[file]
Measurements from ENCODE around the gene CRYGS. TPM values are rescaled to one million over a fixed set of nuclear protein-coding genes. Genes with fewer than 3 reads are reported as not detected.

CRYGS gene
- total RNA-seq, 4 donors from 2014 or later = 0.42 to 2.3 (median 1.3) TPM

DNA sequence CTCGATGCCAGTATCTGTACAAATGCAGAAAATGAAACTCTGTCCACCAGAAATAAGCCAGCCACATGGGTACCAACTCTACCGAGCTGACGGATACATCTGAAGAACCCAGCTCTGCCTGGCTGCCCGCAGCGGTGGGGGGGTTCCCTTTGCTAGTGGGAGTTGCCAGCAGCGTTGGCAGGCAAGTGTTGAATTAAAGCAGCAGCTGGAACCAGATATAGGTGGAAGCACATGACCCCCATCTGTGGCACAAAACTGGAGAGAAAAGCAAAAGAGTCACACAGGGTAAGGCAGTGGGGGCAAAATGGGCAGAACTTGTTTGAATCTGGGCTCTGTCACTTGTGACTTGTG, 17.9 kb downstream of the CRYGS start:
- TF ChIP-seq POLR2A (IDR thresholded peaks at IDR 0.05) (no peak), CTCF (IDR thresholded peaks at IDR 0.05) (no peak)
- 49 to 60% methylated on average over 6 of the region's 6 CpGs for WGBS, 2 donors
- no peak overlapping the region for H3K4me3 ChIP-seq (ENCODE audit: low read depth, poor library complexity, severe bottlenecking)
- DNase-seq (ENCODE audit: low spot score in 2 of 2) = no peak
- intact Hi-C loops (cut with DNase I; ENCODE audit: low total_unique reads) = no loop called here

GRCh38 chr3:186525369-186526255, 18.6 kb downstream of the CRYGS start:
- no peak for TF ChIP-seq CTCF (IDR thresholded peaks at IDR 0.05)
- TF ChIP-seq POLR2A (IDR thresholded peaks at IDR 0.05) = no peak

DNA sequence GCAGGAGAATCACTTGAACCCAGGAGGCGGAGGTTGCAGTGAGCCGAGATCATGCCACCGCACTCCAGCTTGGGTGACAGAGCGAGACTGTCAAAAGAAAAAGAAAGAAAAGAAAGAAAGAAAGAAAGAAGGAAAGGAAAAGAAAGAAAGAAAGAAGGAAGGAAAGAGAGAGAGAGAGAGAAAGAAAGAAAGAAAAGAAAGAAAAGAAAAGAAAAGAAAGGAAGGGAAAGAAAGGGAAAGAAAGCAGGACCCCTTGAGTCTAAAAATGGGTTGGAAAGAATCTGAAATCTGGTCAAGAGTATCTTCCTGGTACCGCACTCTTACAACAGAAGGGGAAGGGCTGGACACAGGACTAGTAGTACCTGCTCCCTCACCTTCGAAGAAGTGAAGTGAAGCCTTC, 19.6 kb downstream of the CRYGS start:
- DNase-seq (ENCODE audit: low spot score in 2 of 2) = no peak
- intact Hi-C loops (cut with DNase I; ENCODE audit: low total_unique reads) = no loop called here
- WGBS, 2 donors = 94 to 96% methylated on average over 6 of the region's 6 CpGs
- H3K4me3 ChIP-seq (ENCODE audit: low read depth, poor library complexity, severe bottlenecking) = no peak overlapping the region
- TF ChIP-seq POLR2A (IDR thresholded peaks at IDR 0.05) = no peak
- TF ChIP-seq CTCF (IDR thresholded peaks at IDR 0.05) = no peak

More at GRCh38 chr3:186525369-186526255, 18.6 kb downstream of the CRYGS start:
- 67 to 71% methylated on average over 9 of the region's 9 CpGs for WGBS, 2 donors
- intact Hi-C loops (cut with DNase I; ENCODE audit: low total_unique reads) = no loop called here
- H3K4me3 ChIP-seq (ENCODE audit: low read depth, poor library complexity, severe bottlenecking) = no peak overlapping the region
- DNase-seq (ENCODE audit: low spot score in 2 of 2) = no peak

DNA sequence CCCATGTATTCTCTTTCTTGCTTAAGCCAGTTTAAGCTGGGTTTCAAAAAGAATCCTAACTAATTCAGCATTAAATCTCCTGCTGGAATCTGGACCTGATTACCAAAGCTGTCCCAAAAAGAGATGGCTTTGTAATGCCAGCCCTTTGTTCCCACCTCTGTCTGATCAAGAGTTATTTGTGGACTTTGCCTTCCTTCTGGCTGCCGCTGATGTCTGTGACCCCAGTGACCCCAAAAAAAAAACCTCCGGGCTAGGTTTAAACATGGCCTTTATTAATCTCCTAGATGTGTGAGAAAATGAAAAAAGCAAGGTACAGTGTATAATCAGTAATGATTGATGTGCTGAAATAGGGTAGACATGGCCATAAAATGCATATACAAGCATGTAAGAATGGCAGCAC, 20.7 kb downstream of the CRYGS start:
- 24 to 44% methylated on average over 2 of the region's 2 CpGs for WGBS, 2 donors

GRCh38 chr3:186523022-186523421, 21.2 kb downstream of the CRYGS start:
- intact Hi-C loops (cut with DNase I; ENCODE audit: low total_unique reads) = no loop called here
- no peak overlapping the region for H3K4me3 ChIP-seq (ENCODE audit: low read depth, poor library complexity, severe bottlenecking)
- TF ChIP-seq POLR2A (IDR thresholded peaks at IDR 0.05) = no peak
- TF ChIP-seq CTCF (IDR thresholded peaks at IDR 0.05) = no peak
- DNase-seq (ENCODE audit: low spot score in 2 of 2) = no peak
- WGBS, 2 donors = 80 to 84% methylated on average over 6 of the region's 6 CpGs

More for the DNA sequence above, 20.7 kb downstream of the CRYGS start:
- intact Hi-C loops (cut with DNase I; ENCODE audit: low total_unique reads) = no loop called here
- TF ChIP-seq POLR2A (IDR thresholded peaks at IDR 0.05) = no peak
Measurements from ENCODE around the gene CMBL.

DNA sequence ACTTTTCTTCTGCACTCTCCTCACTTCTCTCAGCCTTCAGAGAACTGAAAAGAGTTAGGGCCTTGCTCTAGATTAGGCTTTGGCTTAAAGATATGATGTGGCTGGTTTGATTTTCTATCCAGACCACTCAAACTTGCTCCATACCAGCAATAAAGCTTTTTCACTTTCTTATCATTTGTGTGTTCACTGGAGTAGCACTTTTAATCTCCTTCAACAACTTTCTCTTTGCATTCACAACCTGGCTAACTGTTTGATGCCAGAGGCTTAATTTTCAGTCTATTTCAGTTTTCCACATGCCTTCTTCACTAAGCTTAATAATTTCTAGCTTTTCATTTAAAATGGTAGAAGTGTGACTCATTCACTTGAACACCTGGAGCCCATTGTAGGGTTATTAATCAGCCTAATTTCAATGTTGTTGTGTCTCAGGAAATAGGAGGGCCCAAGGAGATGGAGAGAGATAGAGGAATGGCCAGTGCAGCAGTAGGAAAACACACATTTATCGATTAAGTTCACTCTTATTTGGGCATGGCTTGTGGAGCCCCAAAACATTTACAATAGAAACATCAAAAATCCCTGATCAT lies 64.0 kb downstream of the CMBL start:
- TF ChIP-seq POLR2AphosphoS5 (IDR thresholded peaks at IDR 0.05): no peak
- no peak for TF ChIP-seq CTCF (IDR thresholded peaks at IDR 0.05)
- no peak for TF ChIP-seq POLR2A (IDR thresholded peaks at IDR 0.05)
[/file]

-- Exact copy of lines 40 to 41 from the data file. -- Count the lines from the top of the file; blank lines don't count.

- no peak for TF ChIP-seq CTCF (IDR thresholded peaks at IDR 0.05)
- no peak for TF ChIP-seq POLR2A (IDR thresholded peaks at IDR 0.05)